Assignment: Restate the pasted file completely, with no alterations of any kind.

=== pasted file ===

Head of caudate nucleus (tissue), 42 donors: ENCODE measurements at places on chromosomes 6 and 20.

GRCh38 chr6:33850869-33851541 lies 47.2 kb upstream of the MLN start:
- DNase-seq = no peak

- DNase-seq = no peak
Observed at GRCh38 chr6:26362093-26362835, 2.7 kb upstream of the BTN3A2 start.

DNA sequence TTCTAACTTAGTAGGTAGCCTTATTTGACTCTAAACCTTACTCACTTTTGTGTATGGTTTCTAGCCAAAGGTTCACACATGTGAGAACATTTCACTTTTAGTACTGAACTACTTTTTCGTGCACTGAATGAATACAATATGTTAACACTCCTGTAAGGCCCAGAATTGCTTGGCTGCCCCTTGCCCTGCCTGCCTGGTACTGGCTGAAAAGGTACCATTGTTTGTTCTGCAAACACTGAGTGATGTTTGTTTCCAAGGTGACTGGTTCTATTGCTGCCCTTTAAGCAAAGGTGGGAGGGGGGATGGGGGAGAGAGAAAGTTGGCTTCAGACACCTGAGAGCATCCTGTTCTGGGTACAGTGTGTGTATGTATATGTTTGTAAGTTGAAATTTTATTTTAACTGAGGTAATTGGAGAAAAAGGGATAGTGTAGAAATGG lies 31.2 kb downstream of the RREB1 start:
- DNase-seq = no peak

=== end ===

Head of caudate nucleus (tissue), 42 donors: ENCODE measurements at places on chromosomes 6 and 20.

GRCh38 chr6:33850869-33851541 lies 47.2 kb upstream of the MLN start:
- DNase-seq = no peak

- DNase-seq = no peak
Observed at GRCh38 chr6:26362093-26362835, 2.7 kb upstream of the BTN3A2 start.

DNA sequence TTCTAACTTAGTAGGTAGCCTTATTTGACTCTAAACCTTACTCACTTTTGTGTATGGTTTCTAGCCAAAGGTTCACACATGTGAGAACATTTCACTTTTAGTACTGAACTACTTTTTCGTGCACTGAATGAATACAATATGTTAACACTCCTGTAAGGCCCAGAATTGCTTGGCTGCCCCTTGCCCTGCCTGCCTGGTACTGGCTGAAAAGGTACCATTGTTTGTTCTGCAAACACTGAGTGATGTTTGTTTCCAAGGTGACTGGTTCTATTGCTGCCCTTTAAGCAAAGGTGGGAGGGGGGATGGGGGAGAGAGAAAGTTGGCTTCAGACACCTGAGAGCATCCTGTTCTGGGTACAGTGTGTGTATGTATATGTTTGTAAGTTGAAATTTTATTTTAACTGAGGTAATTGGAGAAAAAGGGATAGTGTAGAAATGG lies 31.2 kb downstream of the RREB1 start:
- DNase-seq = no peak